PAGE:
Advertisement

Afghanistan faces possible political chaos after presidential election

Click to play video 'Afghan women vote to choose a new president' Afghan women vote to choose a new president
WATCH: Afghan women vote to choose a new president

Presidential elections are over, and Afghanistan now faces a period of uncertainty and possible political chaos. Saturday’s vote was marred by violence, Taliban threats and widespread allegations of mismanagement and abuse. It was the fourth time Afghans have gone to the polls to elect a president since 2001 when the U.S.-led coalition ousted a regressive Taliban regime.

The latest election seems unlikely to bring the peace sought by Afghans, tired of an increasingly brutal war, or an easy exit for the United States, seeking to end its longest military engagement.

The preliminary vote count won’t be known before Oct. 17 and the final tally on Nov. 7. If there is no clear winner, a second round of voting will be held.

READ MORE: Afghanistan presidential election: Polls open despite threats of violence

Story continues below advertisement

Initial estimates and observations at polling stations suggest a light turnout among 9.6 million eligible voters.

Afghanistan’s National Security Adviser Hamdullah Mohib said that those who turned up at polling stations “risked their lives to show that they want to be in control of their own future.”

THEN AND NOW

For Afghans, Saturday’s vote mirrored the deeply flawed 2014 presidential polls.

Then, like now, the leading rivals for president were Ashraf Ghani and Abdullah Abdullah; then, like now, allegations of widespread fraud and a deeply flawed and sloppy election process swirled over the voting; then, like now, violent attacks marred voting, even forcing the closure of some polls. This time roughly 468 polling centers were not opened because it wasn’t possible to secure them against Taliban attacks.

WATCH: U.S. drone strike kills 30 pine nut farm workers in Afghanistan

Click to play video 'U.S. drone strike kills 30 pine nut farm workers in Afghanistan' U.S. drone strike kills 30 pine nut farm workers in Afghanistan
U.S. drone strike kills 30 pine nut farm workers in Afghanistan

In 2014, the United States stepped in to cobble together a so-called unity government fearing the allegations of fraud could plunge the country into violence. President Ghani was induced to share power with Abdullah, who was made Chief Executive, a new post.

Story continues below advertisement

International observers say there will be no mediation this time around. Before Saturday’s polls the U.S. issued stiff warnings against fraud and even seemed to take direct aim at Ghani’s government refusing to pay more than $160 million in aid projects directly to the government saying it was too corrupt.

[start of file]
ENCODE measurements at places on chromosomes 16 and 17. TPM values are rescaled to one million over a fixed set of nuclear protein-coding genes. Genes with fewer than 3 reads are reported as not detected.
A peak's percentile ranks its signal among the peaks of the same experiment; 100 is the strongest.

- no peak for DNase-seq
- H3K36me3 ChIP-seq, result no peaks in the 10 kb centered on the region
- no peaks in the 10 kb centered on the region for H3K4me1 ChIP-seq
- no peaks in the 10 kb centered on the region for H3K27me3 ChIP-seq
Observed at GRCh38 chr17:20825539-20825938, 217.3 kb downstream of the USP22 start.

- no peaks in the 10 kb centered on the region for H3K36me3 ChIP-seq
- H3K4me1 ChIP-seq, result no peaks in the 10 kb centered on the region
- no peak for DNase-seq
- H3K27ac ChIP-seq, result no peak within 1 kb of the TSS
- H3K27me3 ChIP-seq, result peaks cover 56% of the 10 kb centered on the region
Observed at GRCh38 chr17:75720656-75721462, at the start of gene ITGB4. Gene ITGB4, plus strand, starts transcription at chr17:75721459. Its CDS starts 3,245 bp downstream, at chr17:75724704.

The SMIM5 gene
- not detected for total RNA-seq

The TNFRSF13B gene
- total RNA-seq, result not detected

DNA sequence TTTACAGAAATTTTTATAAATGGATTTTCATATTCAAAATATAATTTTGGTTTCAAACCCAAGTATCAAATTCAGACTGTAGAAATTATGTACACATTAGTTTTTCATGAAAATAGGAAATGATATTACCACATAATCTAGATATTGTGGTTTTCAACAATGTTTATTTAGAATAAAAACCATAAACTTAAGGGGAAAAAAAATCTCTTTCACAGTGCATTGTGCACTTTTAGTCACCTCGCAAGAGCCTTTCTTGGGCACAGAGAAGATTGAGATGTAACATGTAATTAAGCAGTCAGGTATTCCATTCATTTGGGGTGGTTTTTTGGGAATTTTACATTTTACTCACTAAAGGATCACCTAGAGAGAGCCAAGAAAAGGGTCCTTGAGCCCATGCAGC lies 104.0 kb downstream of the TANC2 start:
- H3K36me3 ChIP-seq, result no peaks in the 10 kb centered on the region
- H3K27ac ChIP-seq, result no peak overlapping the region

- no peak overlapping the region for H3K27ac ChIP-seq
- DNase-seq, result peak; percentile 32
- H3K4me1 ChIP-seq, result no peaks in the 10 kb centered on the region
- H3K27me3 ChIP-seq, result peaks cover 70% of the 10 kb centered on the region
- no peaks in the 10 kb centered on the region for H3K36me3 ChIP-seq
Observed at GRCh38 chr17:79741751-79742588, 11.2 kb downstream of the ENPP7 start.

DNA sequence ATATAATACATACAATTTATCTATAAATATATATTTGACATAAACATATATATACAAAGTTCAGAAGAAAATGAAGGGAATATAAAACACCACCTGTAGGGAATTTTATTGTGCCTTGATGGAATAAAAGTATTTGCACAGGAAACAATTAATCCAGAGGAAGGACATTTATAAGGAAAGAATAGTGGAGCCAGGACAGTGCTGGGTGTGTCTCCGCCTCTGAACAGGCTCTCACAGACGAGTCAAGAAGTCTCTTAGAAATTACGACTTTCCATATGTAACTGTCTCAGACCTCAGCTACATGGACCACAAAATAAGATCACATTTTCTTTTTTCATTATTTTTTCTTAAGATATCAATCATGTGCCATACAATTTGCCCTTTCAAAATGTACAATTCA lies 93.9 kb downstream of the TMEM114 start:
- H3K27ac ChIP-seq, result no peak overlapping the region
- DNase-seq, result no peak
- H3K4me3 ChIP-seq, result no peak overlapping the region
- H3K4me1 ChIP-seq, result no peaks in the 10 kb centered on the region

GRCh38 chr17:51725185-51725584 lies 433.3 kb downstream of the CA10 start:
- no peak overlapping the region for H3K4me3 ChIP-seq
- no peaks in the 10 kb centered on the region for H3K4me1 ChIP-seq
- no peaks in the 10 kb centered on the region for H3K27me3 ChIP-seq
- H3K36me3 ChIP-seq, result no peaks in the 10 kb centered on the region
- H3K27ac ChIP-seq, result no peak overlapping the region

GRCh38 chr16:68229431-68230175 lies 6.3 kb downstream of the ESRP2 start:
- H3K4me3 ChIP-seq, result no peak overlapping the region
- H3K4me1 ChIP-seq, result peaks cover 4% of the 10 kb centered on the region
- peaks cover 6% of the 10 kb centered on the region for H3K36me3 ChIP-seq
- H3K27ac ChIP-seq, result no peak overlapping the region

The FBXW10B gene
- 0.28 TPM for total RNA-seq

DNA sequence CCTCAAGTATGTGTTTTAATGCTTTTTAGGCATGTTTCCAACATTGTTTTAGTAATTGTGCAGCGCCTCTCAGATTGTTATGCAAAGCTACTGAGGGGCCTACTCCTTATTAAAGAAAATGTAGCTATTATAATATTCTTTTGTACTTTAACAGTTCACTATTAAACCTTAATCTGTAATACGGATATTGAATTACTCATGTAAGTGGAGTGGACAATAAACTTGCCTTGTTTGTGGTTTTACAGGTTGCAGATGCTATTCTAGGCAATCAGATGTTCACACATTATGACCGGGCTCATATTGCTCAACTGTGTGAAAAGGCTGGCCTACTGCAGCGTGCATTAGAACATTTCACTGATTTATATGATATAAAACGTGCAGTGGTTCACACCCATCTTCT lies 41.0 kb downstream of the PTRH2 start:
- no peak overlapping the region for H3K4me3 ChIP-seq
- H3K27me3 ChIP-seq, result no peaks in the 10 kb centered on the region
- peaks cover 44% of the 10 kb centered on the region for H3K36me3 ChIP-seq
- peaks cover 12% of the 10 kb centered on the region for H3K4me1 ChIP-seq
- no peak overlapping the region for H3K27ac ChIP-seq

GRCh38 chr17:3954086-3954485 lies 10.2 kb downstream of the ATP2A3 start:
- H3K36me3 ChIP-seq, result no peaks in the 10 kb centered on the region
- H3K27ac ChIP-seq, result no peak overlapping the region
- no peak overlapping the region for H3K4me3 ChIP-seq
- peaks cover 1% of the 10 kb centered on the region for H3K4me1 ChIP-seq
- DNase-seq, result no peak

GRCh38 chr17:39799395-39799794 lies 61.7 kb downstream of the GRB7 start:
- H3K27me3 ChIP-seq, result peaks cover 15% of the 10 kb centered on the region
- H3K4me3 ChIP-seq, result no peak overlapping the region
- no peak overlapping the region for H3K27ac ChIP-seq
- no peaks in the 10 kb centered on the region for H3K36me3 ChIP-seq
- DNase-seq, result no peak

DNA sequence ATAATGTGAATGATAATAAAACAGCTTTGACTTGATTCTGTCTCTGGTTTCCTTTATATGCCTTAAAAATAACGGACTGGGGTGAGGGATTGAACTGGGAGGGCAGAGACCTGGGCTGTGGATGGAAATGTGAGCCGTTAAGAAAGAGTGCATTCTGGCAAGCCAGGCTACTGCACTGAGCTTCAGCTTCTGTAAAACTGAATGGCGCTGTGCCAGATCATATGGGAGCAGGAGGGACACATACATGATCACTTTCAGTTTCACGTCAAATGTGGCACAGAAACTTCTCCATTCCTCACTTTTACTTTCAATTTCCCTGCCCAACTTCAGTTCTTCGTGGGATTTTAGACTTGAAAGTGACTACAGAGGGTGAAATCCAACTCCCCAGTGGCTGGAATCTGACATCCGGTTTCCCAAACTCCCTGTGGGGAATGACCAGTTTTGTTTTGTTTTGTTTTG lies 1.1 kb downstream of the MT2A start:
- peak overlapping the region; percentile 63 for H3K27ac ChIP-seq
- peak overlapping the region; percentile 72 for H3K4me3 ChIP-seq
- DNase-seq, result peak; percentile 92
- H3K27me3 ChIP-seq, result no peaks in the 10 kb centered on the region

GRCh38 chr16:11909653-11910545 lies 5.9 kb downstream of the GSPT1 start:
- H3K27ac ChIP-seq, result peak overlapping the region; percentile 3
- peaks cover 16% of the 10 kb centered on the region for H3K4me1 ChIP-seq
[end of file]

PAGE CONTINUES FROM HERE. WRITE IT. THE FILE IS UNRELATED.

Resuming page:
WHAT’S NEXT

The next step in the process is to bring the votes from across the country to the Independent Election Commission compound in the capital Kabul, where they will be counted again. The initial counting and recording was done at the site of the polling and then the ballots were transferred to district centers and finally to the capital.

READ MORE: 24 killed, 31 wounded in bombing at Afghan president’s campaign rally

In a country at war, Afghanistan’s security agencies say the exercise is a difficult and in some areas painfully slow process.

Abdullah said his biggest worry was ballot box stuffing. Controversial turnout figures could further tarnish the results.

WHAT’S AT STAKE

President Ghani steadfastly maintained the elections were necessary to give the next government legitimacy as Afghanistan’s representative to negotiate with the Taliban. During a year of talks between the United States and the insurgents, Ghani complained bitterly about being excluded from the talks. Taliban have refused to talk directly to Ghani’s government, while meeting with other prominent Afghans, saying Ghani is a U.S. puppet.

Story continues below advertisement

WATCH: Trump says Taliban shows weakness as he addresses cancellation of surprise peace talks

Click to play video 'Trump says Taliban shows weakness as he addresses cancellation of surprise peace talks' Trump says Taliban shows weakness as he addresses cancellation of surprise peace talks
Trump says Taliban shows weakness as he addresses cancellation of surprise peace talks

Just as a deal between the U.S. and Taliban seemed imminent, U.S. President Donald Trump on Sept. 7 — just weeks before presidential polls — declared the deal “dead” blaming Taliban violence.

A presidential election result that is hotly contested and overwhelmed with accusations of fraud could threaten any early attempt to restart the peace talks.

A contested vote result could also plunge Afghanistan into violence as supporters of the leading presidential contestants are heavily armed and have long-standing animosities that could erupt into violence.